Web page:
There's no doubt that the B&A lost capacity when it was single-tracked. But, traffic density has been well within the capabilities of post-WWII traffic control systems to reasonably handle the requirements on a single-tracked railroad with well-spaced, long sections of 40/50 mph second track. As a matter of fact, the NYC wanted to single track the B&A back in the 1950's, but capital constraints and economic payback versus other projects didn't allow it until finally Conrail took the project on once they were starting to make good money and the signal system needed replacement. I don't recall that B&A speeds were raised as a result of this project, but the computer simulation-generated configuration of single/double track, CTC, bi-directional signalling, and 45-mph turnouts helped to keep things moving to offset some degree of the increase in train dwell time resulting from the single-tracking, and especially with the flexibility it afforded during times of maintenance or for allowing faster trains to pass slower trains. In any case, as has been mentioned, whether/to what degree CSX would agree to increased passenger traffic on the B&A and whether they would require additional double track (triple between CP-60 and CP-64) has much to do with the direction and time slot of the proposed passenger trains, especially how it would mesh with its intermodal traffic.
Since Amtrak's creation, there have been 2 eras of inland route service, both funded by the Commonwealth of MA, if I remember correctly. The first was a roundtrip service in the mid-70's that was discontinued when state support ended. The second, with 2 roundtrips/day, ended in the early 2000's, as I understand it, at CSX's behest because of capacity and/or interference issues. While both inland route services included a westbound morning schedule running against eastbound intermodal traffic, especially with the high-volume, tightly-scheduled UPS traffic out of Chicago/gateway into New England with service commitments, since single-tracking this provided interference. In the same vain, passenger service scheduled to arrive eastbound into Boston during the evening ran against westbound intermodal service.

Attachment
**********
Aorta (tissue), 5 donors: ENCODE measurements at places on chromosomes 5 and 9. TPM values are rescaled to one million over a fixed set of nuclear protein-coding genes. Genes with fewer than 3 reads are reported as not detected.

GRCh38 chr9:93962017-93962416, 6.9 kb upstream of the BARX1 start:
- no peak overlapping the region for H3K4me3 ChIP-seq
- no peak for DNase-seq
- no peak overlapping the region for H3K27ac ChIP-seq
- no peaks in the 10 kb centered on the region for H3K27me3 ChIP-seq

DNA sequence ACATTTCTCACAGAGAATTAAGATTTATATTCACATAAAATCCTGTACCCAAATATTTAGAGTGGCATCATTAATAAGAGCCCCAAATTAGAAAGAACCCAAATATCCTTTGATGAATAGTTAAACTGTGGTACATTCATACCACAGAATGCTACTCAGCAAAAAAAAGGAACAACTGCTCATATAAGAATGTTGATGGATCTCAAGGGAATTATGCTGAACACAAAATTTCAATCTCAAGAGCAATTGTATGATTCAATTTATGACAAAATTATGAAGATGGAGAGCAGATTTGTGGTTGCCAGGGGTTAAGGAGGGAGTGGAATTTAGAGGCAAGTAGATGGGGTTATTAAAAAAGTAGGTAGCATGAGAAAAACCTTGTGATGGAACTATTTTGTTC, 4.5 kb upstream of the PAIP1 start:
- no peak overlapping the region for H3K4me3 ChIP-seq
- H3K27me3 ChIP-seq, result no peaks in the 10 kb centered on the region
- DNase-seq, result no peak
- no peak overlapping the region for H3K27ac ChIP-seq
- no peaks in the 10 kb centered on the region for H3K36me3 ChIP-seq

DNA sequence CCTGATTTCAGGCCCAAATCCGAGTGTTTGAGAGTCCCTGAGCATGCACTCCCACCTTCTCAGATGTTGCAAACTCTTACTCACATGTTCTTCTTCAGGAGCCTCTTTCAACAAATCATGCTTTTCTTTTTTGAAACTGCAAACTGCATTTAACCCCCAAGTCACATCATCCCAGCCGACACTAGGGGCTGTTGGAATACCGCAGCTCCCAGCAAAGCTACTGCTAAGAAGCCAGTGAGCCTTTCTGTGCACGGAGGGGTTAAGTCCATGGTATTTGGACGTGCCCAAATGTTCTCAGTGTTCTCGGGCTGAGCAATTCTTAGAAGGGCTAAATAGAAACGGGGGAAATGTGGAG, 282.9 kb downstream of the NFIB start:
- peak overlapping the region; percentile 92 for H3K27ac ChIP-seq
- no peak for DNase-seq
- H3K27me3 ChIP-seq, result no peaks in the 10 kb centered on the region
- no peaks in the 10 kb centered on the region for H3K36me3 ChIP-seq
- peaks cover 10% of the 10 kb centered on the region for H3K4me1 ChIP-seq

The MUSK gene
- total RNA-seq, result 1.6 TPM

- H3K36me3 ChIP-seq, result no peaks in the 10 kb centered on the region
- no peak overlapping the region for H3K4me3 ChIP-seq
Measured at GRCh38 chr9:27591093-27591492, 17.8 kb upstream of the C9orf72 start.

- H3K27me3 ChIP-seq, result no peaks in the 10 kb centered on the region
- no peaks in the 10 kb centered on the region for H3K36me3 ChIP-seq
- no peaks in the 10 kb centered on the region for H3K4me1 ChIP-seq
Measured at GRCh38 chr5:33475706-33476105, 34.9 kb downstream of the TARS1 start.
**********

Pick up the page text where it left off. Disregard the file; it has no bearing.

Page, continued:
In terms of the capabilities of the B&A vs. the B&M, modern operating and contemporary traffic growth capabilities have tilted the scales in favor of the B&A. Modern locomotive technology has/will continue to narrow the gap in issues of grades and profiles, and the necessary characteristic to support the boom in rail traffic forecast during the forseeable future, the ability to clear overhead clearances to 20'6"+, gives the B&A an edge. While the B&A is already being cleared to 20'6"+ (for ~ $50m.), capable of handling domestic containers doublestacked, the B&M is hamstrung by the economic (possibly technical) barrier of clearing the 1880's era, 5-mile Hoosac Tunnel (which alone could be 2 or 3 times the cost of doing the entire B&A to Worcester) to accomodate the doublestack configuration that allows for this growing traffic converted from over-the-road trucking with high economic returns.
How additional passenger service would mesh with CSX's important New England intermodal franchise, with its existing high-revenue, high-volume premium traffic, and for which they're spending/receiving negotiated benefits of a ~ $150 million investment in the B&A to double intermodal volume capacity to handle new traffic , IMHO, would inform their position with any proposed increase in passenger trains west of Worcester.